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U.S. Embassy in Kabul Warns of Covid-19 Emergency


U.S. Embassy in Kabul Warns of Covid-19 Emergency 2

At least one staffer at the U.S. Embassy in Kabul has died amid a surge in Covid-19 cases.


© omar sobhani / reuters/Reuters

The U.S. Embassy in Kabul on Thursday ordered staff to avoid leaving their quarters to cope with a surge of Covid-19 cases that has filled intensive care units and led to multiple evacuations and the death of at least one staff member.

An internal management notice reviewed by The Wall Street Journal described a chaotic situation at the embassy. Some 114 coronavirus cases have been confirmed among staff, it said.

The rapid spread of the illness has stretched medical facilities, according to the notice, forcing health units to create temporary wards to deal with an influx of patients. The intensive care unit at the U.S. military hospital that supports the embassy is at full capacity and several staff members have been evacuated.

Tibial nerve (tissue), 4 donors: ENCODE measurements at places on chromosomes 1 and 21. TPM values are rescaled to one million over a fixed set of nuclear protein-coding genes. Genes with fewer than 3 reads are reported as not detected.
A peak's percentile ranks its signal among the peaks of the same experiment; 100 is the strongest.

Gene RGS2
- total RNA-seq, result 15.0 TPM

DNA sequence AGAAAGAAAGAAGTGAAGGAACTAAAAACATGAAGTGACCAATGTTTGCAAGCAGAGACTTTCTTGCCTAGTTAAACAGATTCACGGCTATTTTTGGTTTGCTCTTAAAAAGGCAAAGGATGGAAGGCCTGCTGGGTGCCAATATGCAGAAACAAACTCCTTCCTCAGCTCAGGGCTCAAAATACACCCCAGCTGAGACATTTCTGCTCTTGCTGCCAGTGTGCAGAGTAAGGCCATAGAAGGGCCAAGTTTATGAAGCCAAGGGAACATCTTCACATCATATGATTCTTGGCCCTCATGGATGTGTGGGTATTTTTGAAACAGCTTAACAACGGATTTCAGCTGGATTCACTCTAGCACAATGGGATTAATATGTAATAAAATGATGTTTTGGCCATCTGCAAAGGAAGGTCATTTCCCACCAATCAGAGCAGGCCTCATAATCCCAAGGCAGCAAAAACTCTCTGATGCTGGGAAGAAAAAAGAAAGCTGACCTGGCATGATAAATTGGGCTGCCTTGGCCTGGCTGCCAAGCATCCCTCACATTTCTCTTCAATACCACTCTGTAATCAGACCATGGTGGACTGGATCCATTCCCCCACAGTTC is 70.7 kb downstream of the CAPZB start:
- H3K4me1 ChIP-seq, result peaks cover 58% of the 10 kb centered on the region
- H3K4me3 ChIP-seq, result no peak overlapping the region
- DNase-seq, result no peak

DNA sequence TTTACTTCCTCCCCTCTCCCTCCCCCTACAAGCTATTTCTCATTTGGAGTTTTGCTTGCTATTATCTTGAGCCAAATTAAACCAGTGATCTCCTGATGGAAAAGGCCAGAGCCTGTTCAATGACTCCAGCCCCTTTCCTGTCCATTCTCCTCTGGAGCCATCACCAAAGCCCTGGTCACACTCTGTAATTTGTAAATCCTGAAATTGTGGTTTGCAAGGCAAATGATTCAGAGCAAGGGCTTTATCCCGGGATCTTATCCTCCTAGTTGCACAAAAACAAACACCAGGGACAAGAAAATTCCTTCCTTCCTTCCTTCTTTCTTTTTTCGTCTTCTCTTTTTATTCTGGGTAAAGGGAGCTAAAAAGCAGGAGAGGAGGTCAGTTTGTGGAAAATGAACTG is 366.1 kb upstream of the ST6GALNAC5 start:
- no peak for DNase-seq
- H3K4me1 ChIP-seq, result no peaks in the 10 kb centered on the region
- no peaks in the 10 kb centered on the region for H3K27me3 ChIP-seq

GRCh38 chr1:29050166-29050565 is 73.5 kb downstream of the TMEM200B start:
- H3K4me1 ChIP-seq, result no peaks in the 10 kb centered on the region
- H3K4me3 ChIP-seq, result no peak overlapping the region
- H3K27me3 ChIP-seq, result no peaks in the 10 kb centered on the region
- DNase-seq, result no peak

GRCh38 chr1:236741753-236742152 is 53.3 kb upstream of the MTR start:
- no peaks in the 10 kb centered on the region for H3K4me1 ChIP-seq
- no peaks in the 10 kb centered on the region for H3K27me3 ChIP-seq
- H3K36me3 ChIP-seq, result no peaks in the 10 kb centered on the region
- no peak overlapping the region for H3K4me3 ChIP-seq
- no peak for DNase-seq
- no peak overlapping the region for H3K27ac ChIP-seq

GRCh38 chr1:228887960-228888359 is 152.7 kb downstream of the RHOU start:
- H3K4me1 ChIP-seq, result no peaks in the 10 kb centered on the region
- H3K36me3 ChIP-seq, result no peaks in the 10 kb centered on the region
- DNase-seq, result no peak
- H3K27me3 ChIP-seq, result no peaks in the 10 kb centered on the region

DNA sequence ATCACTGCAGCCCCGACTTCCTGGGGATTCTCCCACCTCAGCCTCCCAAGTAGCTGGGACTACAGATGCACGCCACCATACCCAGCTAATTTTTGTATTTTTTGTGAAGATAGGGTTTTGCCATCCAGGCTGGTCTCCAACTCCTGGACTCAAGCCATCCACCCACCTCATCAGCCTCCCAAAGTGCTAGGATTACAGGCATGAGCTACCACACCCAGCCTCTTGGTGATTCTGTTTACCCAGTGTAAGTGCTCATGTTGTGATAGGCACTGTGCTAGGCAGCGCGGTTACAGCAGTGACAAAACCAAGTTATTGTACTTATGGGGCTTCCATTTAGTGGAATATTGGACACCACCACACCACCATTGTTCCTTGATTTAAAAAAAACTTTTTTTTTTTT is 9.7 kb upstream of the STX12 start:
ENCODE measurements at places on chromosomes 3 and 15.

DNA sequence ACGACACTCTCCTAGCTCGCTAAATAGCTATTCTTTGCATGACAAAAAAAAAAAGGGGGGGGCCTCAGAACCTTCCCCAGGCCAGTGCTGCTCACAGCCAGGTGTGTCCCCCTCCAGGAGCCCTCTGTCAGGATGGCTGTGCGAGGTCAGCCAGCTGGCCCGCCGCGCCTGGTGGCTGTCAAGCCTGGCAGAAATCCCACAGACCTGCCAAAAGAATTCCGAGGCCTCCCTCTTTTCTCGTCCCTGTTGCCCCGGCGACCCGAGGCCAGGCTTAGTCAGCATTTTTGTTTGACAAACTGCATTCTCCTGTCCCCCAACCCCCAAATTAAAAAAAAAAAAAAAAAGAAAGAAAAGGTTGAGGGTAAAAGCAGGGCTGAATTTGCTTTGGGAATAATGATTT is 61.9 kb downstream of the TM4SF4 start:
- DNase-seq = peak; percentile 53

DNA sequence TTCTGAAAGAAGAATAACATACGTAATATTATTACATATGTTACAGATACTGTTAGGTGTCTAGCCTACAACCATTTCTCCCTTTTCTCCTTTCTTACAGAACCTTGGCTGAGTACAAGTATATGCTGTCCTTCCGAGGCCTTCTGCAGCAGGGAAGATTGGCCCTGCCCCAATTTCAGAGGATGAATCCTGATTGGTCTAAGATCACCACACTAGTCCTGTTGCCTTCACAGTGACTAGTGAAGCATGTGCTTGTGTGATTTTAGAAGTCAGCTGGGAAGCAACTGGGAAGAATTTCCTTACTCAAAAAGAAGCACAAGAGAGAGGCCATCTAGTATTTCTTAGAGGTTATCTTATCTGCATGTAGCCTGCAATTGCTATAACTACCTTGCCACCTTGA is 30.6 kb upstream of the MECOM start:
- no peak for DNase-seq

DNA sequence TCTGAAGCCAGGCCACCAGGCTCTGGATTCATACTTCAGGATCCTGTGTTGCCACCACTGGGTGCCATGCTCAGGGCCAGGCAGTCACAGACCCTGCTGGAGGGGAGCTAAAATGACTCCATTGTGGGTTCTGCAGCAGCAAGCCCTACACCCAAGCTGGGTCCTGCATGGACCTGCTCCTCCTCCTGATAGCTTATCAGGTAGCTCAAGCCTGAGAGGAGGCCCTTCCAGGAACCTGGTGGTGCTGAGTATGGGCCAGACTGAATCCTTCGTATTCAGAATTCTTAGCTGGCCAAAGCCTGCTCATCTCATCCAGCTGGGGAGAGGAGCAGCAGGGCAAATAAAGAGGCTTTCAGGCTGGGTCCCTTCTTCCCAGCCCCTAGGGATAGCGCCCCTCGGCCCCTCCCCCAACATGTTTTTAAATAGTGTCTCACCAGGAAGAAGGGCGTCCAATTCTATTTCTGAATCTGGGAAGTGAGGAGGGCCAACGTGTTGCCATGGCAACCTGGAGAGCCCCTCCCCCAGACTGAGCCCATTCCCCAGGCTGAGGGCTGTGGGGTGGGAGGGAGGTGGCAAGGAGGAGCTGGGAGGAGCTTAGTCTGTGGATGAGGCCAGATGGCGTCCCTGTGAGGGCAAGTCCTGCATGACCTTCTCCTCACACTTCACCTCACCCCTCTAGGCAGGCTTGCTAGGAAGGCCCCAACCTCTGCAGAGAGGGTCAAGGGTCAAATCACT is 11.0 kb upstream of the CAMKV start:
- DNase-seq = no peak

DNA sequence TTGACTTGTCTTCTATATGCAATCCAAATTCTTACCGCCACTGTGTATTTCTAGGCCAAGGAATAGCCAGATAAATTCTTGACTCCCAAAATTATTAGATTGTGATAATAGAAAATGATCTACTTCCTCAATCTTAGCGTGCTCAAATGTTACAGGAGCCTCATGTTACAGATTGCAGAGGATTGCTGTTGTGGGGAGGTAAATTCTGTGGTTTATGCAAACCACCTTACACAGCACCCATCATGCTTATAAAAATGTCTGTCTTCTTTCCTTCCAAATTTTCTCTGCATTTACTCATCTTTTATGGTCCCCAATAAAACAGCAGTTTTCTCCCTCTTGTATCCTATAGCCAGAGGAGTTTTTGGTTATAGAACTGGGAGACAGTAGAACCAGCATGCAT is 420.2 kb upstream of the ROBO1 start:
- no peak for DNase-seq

“We must break the chain of transmission to protect one another and ensure the Mission’s ability to carry out the nation’s business,” said the notice, which was approved by U.S. Ambassador Ross Wilson.

The notice encouraged staff to report violations of the orders and warned that those failing to comply risked being sent home on the next available flight.

The orders have confined all staff to their quarters, except to get food, exercise or relax outdoors alone. Meal-sharing with others, including among vaccinated staff, is prohibited.

It said exceptions would be made only for mission-critical and time-sensitive tasks, approved by supervisors in writing.

The U.S. Embassy, located close to Kabul airport in the heavily fortified diplomatic area of the Afghan capital, is a sprawling complex where most staff live and work. Due to deteriorating security conditions, staff rarely leave the embassy, and even trips to the airport are carried out by helicopter.

President Biden said he will withdraw all U.S. troops from the country by Sept. 11, marking the second time in less than two years that an American president has set a date to end involvement in the Afghan conflict — the longest war in U.S. history. (Video published April 18) Photo: Andrew Harnik/Getty Images

Write to Jessica Donati at [email protected]

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